Friday May 28, 2010

U.S. Senate Committee Oks Amendment Ditching Military Abortion Ban

By Kathleen Gilbert

WASHINGTON, D.C., May 28, 2010 ( – In a closed committee mark-up Thursday, Senator Roland Burris (D-IL) successfully offered an amendment that would break with current longstanding policy and permit the performance of abortions in both domestic and overseas military facilities.

The amendment, which passed by a vote of 15-12, would strike Section 1093(b) of Title 10 of the US Code, which states: “No medical treatment facility or other facility of the Department of Defense may be used to perform an abortion except where the life of the mother would be endangered if the fetus were carried to term or in a case in which the pregnancy is the result of an act of rape or incest.” The law has been in place since 1996.

Sen. Ben Nelson of Nebraska was the only Democrat to vote against the amendment.

A similar amendment to allow abortions in overseas military facilities was most recently offered in the House in 2006, when it failed by a vote of 191-237. The Burris amendment is more expansive than the 2006 amendment, as it allows abortion on both domestic and overseas military bases.

The amendment will face further scrutiny by both House and Senate lawmakers before it has a chance of becoming law.

Senator Roger Wicker (R-Miss.), who led the opposition to the amendment, decried “another piece of social engineering” and the misuse of taxpayer funds “that are there for the care of our service members to keep them healthy and to repair their injuries.”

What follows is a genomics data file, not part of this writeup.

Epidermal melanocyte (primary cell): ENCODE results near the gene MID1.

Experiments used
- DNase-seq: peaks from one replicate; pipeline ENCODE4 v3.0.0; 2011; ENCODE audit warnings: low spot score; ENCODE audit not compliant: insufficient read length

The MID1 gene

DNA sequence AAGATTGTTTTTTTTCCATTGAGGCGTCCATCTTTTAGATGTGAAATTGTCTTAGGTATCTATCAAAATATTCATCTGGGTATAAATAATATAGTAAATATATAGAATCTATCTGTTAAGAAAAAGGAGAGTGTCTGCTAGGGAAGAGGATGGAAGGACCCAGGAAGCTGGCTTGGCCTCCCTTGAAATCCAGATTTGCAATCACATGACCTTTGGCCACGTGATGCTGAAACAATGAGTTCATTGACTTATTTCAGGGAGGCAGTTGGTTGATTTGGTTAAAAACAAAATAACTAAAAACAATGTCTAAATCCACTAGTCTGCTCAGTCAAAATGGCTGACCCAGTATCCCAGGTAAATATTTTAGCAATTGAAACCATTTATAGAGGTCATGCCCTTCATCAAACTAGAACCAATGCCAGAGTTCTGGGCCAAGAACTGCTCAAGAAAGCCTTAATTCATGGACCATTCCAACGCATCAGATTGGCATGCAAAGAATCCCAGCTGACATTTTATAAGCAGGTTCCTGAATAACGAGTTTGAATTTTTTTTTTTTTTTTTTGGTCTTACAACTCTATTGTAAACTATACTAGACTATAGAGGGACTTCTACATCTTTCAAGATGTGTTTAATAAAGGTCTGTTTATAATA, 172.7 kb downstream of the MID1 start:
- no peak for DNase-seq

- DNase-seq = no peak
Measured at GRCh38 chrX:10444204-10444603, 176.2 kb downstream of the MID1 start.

“If this stands, our military installations, Fort Bragg, Columbus Air Force Base, Keesler Air Force Base in my home state of Mississippi, their medical facilities will be able to be used for abortions, performed late term, abortions performed for purposes of sex selection, abortions performed for any reason,” said Wicker. “Abortion-at-will will be the requirement for our military installations and the medical facilities on those installations.”

Current law prohibits the performance of abortion by Department of Defense medical personnel or in Department of Defense medical facilities except when the life of the mother is at risk or when the pregnancy is the result of rape or incest. There is no distinction in this policy between military facilities within the United States and those overseas. A separate provision prohibits the use of Department of Defense funds for abortion except to save the life of the mother.

“The Burris amendment will effectively turn our military medical facilities into abortion clinics and force American taxpayers to underwrite the use of military facilities, the procurement of additional equipment, and the use of needed military personnel to perform abortions,” said one Capitol Hill source.

When President Clinton allowed abortions in military facilities from 1993 to 1996, noted the source, military physicians, as well as many nurses and supporting personnel, refused to perform or assist in elective abortions; in response, the administration sought to hire civilians to do the abortions.

“If the Burris amendment were enacted, not only could taxpayer funded facilities be used to support abortion on demand, but resources could also be used to search for, hire, and transport new personnel simply so that abortions could be performed,” stated the source.

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